This course of study will provide necessary professional accreditation for the person who wishes to be recognized as a leader of change in community. The practice of Creative Placemaking is increasingly being adopted by municipalities, counties and regions and is being applied neighborhood by neighborhood in communities large and small throughout the United States and across the globe. The time is now to develop recognized professional leaders of this practice.

The Certification course of study provides comprehensive classroom and field training in the broad principals and methodologies of the Creative Placemaking process.  The purpose of this certification course is to develop literacy, sensitivity, skills building and context of the field of practice in order for the graduate to be accepted and recognized as a leader in Creative Placemaking.

For many, this course of study will open an entirely new professional pathway.  For others, the certification will provide enhancement and professional credential for work they have already been doing.  For everyone who takes this course, the small class size, one-on-one attention, comprehensive curriculum, small group interaction and practical application will result in readiness to assume the challenges of Creative Placemaking leadership.

Core faculty for this program are Suzanne Ishee, President of the Center for Creative Placemaking, Stuart Koperweis, Vice-President of the Center for Creative Placemaking, and Dr. Colette Santasieri,  an expert in urban, environmental, civil infrastructure and land use planning.  Guest faculty from NJIT and sector-specific experts will augment the instruction.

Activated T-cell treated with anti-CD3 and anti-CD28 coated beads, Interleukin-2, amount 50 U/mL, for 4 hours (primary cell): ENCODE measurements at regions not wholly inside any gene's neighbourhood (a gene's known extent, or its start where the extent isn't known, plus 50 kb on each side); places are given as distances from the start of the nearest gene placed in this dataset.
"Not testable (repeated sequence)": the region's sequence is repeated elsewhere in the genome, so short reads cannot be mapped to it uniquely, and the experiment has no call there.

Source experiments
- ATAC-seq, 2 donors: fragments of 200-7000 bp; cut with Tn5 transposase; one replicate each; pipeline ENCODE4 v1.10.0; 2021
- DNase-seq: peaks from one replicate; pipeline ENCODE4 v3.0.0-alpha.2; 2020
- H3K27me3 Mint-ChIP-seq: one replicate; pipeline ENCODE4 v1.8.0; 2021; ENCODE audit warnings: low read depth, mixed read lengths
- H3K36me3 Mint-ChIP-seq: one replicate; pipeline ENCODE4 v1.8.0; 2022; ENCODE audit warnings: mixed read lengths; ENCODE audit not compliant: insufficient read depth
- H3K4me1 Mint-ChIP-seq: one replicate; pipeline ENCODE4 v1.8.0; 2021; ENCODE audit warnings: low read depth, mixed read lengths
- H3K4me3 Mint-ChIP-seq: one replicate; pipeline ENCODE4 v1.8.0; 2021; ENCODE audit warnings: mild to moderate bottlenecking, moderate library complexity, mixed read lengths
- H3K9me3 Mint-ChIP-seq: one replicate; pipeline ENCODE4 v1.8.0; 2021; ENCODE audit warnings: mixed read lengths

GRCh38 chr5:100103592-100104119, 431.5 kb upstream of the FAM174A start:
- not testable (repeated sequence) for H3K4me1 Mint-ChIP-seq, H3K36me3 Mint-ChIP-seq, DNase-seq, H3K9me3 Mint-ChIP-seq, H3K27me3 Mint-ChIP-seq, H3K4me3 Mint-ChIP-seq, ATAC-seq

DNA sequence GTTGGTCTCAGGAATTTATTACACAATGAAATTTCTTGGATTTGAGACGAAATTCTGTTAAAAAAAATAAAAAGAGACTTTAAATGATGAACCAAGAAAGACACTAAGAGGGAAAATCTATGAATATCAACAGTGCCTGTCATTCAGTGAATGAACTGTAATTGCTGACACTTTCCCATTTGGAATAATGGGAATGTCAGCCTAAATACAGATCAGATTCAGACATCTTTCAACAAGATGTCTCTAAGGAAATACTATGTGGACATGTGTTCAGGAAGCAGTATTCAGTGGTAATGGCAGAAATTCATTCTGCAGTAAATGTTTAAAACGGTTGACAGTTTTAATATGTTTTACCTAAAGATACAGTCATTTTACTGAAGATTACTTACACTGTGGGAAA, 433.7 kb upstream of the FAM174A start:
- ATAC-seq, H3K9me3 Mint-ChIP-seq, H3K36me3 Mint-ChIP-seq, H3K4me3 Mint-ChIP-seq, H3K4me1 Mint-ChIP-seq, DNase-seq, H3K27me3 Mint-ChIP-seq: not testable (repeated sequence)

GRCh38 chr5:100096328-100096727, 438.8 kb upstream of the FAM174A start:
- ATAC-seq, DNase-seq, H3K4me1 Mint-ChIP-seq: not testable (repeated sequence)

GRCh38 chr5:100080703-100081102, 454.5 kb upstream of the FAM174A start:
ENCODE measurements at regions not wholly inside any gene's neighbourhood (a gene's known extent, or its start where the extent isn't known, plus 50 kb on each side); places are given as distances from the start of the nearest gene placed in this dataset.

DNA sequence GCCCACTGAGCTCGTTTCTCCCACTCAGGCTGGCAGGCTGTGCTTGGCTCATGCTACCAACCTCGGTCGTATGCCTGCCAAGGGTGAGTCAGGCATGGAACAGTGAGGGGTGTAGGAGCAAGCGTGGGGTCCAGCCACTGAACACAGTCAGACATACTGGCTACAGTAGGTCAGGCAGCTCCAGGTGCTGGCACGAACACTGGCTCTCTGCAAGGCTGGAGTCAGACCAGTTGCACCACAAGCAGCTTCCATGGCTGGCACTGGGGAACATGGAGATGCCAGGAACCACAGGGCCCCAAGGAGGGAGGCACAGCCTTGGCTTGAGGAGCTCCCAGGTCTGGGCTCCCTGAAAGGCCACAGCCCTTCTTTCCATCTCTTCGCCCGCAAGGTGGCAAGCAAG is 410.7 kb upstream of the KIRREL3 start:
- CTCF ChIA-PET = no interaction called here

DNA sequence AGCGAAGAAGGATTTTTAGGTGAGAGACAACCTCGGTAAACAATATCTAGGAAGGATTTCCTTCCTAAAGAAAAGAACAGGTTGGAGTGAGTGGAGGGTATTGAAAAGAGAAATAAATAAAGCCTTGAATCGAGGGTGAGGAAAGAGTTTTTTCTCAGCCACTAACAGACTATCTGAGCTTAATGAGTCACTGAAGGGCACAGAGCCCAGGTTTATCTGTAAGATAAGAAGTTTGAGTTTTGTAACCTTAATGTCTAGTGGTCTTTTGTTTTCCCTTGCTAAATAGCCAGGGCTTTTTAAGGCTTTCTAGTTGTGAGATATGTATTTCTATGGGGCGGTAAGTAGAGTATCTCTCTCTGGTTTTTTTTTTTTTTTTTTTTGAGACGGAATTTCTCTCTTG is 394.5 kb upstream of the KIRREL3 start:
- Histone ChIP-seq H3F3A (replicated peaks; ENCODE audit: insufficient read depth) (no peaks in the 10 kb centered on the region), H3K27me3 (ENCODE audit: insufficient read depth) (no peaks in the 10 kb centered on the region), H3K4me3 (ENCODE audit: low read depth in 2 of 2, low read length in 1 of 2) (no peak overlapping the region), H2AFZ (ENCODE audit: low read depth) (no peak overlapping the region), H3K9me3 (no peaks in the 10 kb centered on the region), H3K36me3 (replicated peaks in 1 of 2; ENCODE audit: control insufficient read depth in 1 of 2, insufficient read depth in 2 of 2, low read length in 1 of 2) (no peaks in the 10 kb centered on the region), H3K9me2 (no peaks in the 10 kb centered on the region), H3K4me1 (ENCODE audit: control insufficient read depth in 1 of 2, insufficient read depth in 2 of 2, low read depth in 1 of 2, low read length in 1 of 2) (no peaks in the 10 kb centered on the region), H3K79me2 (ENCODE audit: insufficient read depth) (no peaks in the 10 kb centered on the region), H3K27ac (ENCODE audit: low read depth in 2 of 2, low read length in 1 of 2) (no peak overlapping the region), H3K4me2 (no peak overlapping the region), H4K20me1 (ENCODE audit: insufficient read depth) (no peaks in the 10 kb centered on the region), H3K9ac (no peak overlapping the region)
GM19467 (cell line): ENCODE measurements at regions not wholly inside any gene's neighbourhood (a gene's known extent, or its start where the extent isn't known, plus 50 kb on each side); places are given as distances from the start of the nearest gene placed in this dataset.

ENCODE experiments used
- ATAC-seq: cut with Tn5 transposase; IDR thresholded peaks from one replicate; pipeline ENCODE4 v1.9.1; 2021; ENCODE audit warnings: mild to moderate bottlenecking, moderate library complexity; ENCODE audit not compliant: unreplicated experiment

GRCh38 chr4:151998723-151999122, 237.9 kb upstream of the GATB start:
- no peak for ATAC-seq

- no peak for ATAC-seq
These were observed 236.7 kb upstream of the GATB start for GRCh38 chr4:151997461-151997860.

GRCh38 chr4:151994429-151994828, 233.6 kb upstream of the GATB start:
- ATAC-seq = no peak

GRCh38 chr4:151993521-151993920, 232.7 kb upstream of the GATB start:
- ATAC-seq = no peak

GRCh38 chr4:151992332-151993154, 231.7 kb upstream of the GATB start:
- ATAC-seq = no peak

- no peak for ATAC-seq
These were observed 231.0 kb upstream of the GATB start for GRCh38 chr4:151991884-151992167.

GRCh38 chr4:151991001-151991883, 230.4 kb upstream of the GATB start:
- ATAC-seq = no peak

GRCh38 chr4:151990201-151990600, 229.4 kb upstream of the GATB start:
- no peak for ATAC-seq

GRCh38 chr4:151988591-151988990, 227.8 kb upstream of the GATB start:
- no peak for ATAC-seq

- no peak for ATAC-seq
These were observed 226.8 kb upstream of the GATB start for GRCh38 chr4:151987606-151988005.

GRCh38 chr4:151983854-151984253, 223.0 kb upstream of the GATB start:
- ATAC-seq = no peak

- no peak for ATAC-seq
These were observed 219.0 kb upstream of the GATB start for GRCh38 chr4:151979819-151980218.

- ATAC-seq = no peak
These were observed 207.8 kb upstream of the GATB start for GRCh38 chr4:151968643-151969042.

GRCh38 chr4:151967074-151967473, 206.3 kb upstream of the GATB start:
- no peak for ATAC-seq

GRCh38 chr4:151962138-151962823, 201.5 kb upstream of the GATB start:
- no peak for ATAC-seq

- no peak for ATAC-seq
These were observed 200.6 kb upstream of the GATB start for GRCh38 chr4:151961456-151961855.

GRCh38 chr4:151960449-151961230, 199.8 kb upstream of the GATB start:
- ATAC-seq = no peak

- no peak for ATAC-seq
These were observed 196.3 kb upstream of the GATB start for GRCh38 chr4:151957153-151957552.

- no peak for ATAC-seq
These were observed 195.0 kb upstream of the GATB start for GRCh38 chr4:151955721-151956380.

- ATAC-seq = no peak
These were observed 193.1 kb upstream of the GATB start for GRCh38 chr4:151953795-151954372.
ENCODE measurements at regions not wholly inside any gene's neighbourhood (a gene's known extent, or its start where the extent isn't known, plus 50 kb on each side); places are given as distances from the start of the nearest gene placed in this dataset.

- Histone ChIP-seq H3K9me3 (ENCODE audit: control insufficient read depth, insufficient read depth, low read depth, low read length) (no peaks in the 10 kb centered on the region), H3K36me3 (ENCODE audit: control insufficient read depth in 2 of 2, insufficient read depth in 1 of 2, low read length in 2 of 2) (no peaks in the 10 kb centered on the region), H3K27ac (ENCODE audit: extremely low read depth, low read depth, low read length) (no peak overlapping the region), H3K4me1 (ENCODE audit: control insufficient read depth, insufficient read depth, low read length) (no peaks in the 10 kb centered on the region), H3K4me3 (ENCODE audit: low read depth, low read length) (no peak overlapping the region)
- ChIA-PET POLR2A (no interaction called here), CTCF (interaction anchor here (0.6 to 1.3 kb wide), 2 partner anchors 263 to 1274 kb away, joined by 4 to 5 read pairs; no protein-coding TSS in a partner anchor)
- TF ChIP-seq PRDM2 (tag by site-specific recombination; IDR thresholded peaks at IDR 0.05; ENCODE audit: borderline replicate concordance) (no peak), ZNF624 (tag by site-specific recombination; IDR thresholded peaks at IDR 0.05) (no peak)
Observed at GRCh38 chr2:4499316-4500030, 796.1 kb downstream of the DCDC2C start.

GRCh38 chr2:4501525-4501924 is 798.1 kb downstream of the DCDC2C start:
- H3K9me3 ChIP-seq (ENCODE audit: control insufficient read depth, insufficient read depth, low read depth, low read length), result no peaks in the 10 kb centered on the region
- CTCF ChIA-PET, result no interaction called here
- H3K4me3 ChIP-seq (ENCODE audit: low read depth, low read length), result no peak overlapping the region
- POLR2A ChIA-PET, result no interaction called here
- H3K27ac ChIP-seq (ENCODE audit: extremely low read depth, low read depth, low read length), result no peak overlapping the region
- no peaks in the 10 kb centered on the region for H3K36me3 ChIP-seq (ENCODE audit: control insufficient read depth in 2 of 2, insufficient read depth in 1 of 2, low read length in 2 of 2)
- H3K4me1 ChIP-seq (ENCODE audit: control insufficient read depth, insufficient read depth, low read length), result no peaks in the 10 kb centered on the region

Classes run 2 evenings per week for 10 weeks.  All classes will take place on the NJIT campus which is located in the University Heights neighborhood immediately adjacent to vibrant downtown Newark.  On campus parking will be available for class participants.  As well, the campus is easily accessible by short walk or local public transport to commuter rail stations.

http://continuing.njit.edu/creative-placemaking/

Jersey City Cultural Leader: Public Art Specialist, Duda Penteado

After settling in Jersey City from Brazil, Duda Penteado’s story is a very personal one. As a fine artist living in Jersey City during the 9/11 attacks and America in it’s aftermath, Duda made a large body of celebrated works of art reflecting these events. From museum installations to memorials made of actual steel from the Twin Towers, his art looks at this difficult piece of history through the eye of someone who experienced it from a very close distance. Learn about his process and why Jersey City is his home.

Tourism, Transportation and Workforce Development

NJRHT

An unusual gathering takes place next Wednesday, March 23rd at Fairleigh Dickinson University. The North Jersey Transportation Planning Authority (NJTPA) and the New Jersey Retail, Hospitality and Tourism Talent Network (NJRHT) have combined forces to create a symposium on Continue reading Tourism, Transportation and Workforce Development

Join CCP at the NJ Land Conservation Rally, March 18th!

landscapepic_000

The annual conference presented by the New Jersey Conservation Foundation is just around the corner.  CCP is delighted to be presenting a Creative Placemaking workshop at this 20th Annual NJ Land Conservation Rally which focuses on”The Future of Land Conservation, the Next 20 Years.”

The CCP workshop, “Creative Placemaking: Connecting People, Land and Nature,” takes place during the afternoon where we will offer a fast-paced, informative and interactive session discussing the Creative Placemaking process:  what it is, how and why it works, and how it supports smart growth both economically and institutionally. We will also have a daylong presence in the Exhibit Hall.